1 clove garlic, finely chopped
1 onion, diced
1 stalk celery, diced
1 large carrot, peeled & diced
1 cup Cremini mushrooms, chopped
1 pound ground sirloin
2 cups milk
1 cup red wine
¼ cup tomato paste
¼ cup tomato sauce
1 cup beef stock
1 bay leaf
1 ½ teaspoon salt
¾ teaspoon pepper
2 Tablespoons crème fraiche

Heat the butter and olive oil in a large cast-iron or enamel pot over medium heat.

Add the onions, and cook until they begin to soften, about 10 minutes. Add the garlic, celery, carrot, and mushrooms, and cook until they are tender, about 10 minutes. Add the ground sirloin, and cook, stirring occasionally, until the meat is no longer pink. Add the milk, and cook at a gentle simmer, skimming fat from surface, until the liquid has reduced by half, about 45 minutes.

Add the wine and bay leaf, and simmer until liquid is reduced by half again, about 30 minutes.

Add stock, tomato paste, tomato sauce, salt, and pepper; simmer gently until sauce thickens, 30-40 minutes. Stir in crème fraiche.

Bolognese sauce
1 16 ounce container ricotta cheese
3 egg yolks
1 cup grated Parmesan
½ cup grated mozzarella
1 ½ teaspoon coarse salt
¼ teaspoon freshly ground black pepper
¼ teaspoon grated nutmeg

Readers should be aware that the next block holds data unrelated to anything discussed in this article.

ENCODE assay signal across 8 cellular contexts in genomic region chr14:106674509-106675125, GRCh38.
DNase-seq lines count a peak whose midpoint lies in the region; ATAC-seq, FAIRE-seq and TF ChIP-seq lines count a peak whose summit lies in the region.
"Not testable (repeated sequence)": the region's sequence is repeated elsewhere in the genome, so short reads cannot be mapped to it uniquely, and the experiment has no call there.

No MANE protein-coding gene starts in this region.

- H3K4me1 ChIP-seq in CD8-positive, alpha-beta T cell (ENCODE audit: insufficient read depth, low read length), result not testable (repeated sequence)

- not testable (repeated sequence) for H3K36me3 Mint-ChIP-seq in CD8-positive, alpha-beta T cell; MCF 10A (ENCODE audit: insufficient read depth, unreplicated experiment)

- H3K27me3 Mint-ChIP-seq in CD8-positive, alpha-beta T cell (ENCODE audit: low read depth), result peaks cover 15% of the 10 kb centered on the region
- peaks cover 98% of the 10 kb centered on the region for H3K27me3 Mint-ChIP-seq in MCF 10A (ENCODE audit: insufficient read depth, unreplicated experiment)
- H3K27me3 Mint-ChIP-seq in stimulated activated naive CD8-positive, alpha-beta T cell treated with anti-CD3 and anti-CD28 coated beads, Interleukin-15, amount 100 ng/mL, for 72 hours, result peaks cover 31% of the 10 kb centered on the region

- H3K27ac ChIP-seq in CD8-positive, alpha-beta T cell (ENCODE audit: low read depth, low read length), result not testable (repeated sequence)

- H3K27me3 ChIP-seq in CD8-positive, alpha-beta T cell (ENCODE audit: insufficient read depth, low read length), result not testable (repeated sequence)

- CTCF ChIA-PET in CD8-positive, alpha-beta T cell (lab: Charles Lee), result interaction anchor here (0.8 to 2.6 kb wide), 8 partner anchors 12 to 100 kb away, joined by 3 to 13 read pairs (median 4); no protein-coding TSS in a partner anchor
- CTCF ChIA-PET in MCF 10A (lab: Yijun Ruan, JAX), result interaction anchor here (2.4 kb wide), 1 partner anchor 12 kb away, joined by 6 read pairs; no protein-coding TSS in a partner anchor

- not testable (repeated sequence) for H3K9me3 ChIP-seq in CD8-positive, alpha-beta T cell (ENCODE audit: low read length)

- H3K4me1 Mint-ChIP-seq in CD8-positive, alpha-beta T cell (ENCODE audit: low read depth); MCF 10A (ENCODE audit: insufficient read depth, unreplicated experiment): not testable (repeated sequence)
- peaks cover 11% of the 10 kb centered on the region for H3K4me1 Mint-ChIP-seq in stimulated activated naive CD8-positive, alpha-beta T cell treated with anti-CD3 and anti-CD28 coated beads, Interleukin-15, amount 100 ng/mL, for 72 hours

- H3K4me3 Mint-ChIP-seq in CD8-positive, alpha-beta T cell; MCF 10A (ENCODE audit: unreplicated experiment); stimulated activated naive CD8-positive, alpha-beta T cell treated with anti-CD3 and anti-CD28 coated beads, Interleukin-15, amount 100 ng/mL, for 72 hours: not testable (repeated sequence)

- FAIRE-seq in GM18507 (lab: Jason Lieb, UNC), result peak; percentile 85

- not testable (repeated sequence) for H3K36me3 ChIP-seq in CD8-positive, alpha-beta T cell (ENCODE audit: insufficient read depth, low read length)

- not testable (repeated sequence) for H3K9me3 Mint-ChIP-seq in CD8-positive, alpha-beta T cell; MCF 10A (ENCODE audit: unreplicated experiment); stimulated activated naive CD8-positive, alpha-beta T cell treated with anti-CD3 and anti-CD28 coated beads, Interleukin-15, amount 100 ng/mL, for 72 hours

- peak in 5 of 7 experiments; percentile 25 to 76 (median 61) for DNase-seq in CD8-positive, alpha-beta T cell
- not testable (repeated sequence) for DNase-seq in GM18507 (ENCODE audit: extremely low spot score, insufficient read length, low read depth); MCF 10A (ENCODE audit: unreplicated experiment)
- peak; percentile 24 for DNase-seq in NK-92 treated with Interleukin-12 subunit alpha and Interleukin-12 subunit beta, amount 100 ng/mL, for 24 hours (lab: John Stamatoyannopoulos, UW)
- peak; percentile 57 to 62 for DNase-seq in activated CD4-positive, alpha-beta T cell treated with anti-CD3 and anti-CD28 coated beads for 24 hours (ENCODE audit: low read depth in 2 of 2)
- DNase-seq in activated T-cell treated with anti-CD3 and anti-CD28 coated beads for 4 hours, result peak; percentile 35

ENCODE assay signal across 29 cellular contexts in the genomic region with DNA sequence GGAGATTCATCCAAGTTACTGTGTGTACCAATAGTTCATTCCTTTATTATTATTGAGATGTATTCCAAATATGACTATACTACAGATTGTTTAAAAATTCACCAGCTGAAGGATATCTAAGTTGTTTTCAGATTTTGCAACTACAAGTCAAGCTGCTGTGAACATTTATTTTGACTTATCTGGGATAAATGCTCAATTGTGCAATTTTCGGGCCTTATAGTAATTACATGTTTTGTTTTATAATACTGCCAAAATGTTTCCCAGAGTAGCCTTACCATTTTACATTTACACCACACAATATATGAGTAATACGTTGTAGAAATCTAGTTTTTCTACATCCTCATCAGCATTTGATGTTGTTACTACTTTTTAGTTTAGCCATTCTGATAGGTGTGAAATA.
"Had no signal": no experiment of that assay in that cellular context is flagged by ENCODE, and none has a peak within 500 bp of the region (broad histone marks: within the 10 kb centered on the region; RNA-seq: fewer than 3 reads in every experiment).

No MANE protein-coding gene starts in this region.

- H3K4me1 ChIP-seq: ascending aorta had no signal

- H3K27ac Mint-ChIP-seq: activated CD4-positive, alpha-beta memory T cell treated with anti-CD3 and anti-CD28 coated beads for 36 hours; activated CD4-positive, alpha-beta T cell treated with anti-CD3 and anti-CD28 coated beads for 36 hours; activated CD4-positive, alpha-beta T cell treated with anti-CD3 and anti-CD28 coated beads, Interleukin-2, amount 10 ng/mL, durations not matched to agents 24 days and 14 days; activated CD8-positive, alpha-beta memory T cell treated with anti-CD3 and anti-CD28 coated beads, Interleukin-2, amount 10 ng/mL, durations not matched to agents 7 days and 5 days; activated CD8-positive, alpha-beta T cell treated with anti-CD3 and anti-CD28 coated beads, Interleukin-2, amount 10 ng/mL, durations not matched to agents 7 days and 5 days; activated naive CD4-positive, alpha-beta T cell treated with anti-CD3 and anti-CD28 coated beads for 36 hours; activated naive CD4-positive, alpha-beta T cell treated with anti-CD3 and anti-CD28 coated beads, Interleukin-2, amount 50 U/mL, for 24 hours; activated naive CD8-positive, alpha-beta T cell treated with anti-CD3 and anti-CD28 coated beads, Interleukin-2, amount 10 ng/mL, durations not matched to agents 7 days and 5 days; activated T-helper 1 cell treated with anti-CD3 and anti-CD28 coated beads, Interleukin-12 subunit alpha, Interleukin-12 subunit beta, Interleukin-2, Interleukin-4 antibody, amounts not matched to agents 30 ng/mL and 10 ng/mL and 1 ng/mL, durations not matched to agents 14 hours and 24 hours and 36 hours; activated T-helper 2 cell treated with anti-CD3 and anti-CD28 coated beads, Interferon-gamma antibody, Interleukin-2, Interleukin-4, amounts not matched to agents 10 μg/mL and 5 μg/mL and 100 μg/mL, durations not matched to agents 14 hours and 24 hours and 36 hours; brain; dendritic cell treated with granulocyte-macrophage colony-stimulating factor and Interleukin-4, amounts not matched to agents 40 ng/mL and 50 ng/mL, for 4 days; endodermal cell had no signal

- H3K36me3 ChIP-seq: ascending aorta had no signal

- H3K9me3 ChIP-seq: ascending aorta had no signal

Pinch of cayenne pepper
2 Tablespoon olive oil
1 box of no-boil lasagna noodles
2 cups mozzarella cheese

Preheat oven to 400.

Bring the sauce to room temperature. In a large bowl, whisk the ricotta, egg yolks, Parmesan, salt, pepper, nutmeg, and cayenne pepper. Chill filling until ready to assemble lasagna.

Spread about 2 cups of sauce on the bottom of a 9x13 baking dish. Place a single layer of noodles over the sauce, overlapping them slightly. Spread about 2 more cups of sauce over the noodles, and about ½ of the ricotta mixture over the sauce.

Top with a layer of noodles, again slightly overlapping. Repeat with more sauce and the remaining ricotta mixture. Top with a final layer of lasagna noodles. Spread a layer of sauce over the noodles, and finish with the grated mozzarella.

Bake until the sauce is bubbling and the cheese is melted, about 45 minutes. Cover with aluminum foil if the cheese starts to brown to early. Let lasagna stand 10-15 minutes before serving.


  1. I needed this analysis this morning. I too am going through a 'layer' with a friend and have been frustrated. Thanks for the perspective. Can't wait till we hit another layer and I can make your lasagna for her!

  2. As usual, just beautiful writing and beautiful food. pretty damn beautiful truths, too.

  3. The lasagne is beautiful. Your experience with your friend is equally beautiful. Because as you so eloquently noted this is a layer, a stage in your relationship. The best part is that though I sensed some annoyance on your part I still was able to read between your "layers" and hear how much you still love him. That's life at it's truest. And by the way. People ALWAYS say I am difficult to know, too opinionated. But the truth is I am, introspective, and fiercly loyal. Once you get past that I am a hoot and a hollar! At least that's my (strongly held) opinion. GREG

  4. Thanks for your kind words on this post, guys! I'm so happy it translated well and resonated.

    And the lasagna recipe is pretty great too!